Yeah, I mean, this is, you know, this, the aesthetic, you know, function way, all of this, you know, it, who would, who would have known that, that would have a positive effect on the work environment to have, you know, sort of an updated clean, pleasant architecture and, and fixtures and all that. So I mean, that’s a great story. And it’s a it’s a leadership story. Absolutely. And that’s what I really want to make sure that we capture here today is your, the level of leadership that you brought to the organization, sort of the authenticity behind that, which I think is just fascinating. let’s get let’s talk about two more things. Before, before the half hour is up here. One would be the implementation of Oracle the decision to go with Oracle Cloud. And then also I want to get to there was a couple of issues if we could get to one of them. It’s around the pensions or around the retention issues in the police and fire departments. Either of those would be really great to capture here, they really sort of are illustrative of of this transformation.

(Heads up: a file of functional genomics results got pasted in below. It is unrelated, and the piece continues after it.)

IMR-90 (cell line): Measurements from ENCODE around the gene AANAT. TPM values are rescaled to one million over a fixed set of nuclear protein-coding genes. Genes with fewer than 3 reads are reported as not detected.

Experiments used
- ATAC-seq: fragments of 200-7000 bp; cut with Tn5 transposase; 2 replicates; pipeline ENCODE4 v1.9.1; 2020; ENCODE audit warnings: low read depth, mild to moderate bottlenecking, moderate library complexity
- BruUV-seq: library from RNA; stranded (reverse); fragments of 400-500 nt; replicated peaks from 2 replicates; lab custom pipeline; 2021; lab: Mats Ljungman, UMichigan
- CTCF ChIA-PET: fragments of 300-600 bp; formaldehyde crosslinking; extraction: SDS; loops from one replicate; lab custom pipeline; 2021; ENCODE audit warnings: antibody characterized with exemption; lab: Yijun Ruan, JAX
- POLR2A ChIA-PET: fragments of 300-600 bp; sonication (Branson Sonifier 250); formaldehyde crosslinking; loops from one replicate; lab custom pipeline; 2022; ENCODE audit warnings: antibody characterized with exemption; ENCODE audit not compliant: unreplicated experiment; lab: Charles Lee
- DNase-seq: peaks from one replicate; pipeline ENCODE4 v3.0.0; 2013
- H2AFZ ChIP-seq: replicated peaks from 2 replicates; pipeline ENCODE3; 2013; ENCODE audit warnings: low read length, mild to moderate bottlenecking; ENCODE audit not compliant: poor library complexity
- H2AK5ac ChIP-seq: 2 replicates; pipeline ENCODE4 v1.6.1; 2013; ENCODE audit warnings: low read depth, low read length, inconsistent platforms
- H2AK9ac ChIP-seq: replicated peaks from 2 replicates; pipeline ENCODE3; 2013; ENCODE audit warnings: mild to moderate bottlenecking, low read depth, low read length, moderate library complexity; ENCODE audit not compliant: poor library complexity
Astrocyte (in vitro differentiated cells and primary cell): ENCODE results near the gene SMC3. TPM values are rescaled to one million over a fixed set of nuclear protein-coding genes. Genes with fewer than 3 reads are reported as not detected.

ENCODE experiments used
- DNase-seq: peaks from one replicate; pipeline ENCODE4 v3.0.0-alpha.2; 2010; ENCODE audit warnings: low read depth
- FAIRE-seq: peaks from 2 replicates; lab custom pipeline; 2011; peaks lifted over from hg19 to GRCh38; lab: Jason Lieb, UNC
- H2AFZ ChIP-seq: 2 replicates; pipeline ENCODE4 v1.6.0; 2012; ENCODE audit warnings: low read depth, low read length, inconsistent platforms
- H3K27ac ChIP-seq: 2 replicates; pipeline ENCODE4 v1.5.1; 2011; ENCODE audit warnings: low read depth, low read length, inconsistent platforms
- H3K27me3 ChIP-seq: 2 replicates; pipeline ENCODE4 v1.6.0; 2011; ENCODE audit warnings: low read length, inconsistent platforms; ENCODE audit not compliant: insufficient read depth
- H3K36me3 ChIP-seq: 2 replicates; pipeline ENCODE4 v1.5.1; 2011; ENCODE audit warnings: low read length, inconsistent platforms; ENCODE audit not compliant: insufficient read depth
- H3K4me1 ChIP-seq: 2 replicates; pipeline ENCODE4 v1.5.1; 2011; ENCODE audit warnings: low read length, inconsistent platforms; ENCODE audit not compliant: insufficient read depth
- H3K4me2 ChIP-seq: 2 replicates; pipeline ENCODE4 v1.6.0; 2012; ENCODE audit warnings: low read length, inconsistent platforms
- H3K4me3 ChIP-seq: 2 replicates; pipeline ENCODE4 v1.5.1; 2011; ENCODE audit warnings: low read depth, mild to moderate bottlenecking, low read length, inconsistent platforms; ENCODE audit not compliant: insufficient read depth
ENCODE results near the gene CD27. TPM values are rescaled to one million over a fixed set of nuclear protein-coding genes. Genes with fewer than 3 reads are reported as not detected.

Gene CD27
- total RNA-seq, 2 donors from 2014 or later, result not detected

Alex Smith 19:24